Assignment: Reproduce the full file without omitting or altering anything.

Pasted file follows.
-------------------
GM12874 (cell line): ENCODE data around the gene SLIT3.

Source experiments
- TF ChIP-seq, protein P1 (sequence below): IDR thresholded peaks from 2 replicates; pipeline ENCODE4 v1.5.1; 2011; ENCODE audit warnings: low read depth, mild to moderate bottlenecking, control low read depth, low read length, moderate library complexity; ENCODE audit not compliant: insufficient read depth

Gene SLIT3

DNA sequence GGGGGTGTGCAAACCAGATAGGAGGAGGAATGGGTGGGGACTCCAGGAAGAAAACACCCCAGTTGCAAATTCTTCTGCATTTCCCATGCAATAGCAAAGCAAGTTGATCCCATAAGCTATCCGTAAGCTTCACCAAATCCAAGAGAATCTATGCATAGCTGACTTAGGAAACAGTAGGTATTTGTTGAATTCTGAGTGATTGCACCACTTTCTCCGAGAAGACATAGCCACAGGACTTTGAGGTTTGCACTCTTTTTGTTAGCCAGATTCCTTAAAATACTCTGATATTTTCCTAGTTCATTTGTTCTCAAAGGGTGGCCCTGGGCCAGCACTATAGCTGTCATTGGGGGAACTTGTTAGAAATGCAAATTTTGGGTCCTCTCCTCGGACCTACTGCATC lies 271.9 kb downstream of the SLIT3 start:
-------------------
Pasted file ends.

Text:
GM12874 (cell line): ENCODE data around the gene SLIT3.

Source experiments
- TF ChIP-seq, protein P1 (sequence below): IDR thresholded peaks from 2 replicates; pipeline ENCODE4 v1.5.1; 2011; ENCODE audit warnings: low read depth, mild to moderate bottlenecking, control low read depth, low read length, moderate library complexity; ENCODE audit not compliant: insufficient read depth

Gene SLIT3

DNA sequence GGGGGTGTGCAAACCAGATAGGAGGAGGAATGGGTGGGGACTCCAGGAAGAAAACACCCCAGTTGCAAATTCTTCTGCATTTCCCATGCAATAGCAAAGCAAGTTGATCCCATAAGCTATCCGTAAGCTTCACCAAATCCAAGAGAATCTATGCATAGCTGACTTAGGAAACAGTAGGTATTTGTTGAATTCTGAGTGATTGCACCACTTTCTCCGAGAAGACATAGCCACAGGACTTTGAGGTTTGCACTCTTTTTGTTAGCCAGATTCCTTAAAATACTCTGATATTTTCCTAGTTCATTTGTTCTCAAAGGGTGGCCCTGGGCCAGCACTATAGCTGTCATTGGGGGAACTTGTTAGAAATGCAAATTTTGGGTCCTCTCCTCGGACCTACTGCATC lies 271.9 kb downstream of the SLIT3 start: